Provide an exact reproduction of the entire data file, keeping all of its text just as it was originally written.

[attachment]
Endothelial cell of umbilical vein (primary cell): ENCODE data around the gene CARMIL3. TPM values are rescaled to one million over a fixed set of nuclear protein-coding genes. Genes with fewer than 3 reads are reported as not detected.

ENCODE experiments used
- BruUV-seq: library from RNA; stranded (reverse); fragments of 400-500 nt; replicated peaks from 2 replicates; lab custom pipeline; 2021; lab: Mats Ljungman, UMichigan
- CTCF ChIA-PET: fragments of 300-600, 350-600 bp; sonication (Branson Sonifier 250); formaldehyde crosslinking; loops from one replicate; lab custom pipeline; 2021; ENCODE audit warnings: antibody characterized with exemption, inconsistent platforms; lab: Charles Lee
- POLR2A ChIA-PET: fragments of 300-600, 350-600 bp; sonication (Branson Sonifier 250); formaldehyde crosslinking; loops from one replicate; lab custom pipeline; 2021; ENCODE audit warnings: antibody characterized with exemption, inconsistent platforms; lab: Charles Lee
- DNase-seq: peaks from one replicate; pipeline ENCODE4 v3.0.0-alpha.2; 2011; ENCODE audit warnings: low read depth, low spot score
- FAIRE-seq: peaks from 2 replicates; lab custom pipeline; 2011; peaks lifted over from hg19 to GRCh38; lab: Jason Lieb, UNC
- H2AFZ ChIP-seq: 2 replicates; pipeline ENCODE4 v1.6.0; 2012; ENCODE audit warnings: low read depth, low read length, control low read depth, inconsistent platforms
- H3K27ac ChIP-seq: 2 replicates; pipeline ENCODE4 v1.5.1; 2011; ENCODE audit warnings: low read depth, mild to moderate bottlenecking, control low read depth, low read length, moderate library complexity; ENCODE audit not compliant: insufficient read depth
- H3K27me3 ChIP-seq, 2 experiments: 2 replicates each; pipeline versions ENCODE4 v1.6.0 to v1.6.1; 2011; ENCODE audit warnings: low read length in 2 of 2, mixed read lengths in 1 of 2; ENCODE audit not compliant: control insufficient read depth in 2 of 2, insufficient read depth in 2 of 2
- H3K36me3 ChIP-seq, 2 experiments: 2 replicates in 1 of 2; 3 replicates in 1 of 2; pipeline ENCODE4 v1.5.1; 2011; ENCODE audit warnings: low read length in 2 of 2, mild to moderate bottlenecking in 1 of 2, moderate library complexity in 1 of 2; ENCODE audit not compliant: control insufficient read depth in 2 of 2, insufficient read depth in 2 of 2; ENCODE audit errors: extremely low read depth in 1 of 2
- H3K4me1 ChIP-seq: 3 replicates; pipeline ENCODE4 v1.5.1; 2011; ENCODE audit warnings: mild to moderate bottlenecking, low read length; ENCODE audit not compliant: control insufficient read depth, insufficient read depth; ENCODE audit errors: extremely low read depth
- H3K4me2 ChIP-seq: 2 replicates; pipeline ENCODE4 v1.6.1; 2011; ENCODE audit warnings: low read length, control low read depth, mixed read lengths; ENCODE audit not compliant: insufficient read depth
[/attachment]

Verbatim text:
Endothelial cell of umbilical vein (primary cell): ENCODE data around the gene CARMIL3. TPM values are rescaled to one million over a fixed set of nuclear protein-coding genes. Genes with fewer than 3 reads are reported as not detected.

ENCODE experiments used
- BruUV-seq: library from RNA; stranded (reverse); fragments of 400-500 nt; replicated peaks from 2 replicates; lab custom pipeline; 2021; lab: Mats Ljungman, UMichigan
- CTCF ChIA-PET: fragments of 300-600, 350-600 bp; sonication (Branson Sonifier 250); formaldehyde crosslinking; loops from one replicate; lab custom pipeline; 2021; ENCODE audit warnings: antibody characterized with exemption, inconsistent platforms; lab: Charles Lee
- POLR2A ChIA-PET: fragments of 300-600, 350-600 bp; sonication (Branson Sonifier 250); formaldehyde crosslinking; loops from one replicate; lab custom pipeline; 2021; ENCODE audit warnings: antibody characterized with exemption, inconsistent platforms; lab: Charles Lee
- DNase-seq: peaks from one replicate; pipeline ENCODE4 v3.0.0-alpha.2; 2011; ENCODE audit warnings: low read depth, low spot score
- FAIRE-seq: peaks from 2 replicates; lab custom pipeline; 2011; peaks lifted over from hg19 to GRCh38; lab: Jason Lieb, UNC
- H2AFZ ChIP-seq: 2 replicates; pipeline ENCODE4 v1.6.0; 2012; ENCODE audit warnings: low read depth, low read length, control low read depth, inconsistent platforms
- H3K27ac ChIP-seq: 2 replicates; pipeline ENCODE4 v1.5.1; 2011; ENCODE audit warnings: low read depth, mild to moderate bottlenecking, control low read depth, low read length, moderate library complexity; ENCODE audit not compliant: insufficient read depth
- H3K27me3 ChIP-seq, 2 experiments: 2 replicates each; pipeline versions ENCODE4 v1.6.0 to v1.6.1; 2011; ENCODE audit warnings: low read length in 2 of 2, mixed read lengths in 1 of 2; ENCODE audit not compliant: control insufficient read depth in 2 of 2, insufficient read depth in 2 of 2
- H3K36me3 ChIP-seq, 2 experiments: 2 replicates in 1 of 2; 3 replicates in 1 of 2; pipeline ENCODE4 v1.5.1; 2011; ENCODE audit warnings: low read length in 2 of 2, mild to moderate bottlenecking in 1 of 2, moderate library complexity in 1 of 2; ENCODE audit not compliant: control insufficient read depth in 2 of 2, insufficient read depth in 2 of 2; ENCODE audit errors: extremely low read depth in 1 of 2
- H3K4me1 ChIP-seq: 3 replicates; pipeline ENCODE4 v1.5.1; 2011; ENCODE audit warnings: mild to moderate bottlenecking, low read length; ENCODE audit not compliant: control insufficient read depth, insufficient read depth; ENCODE audit errors: extremely low read depth
- H3K4me2 ChIP-seq: 2 replicates; pipeline ENCODE4 v1.6.1; 2011; ENCODE audit warnings: low read length, control low read depth, mixed read lengths; ENCODE audit not compliant: insufficient read depth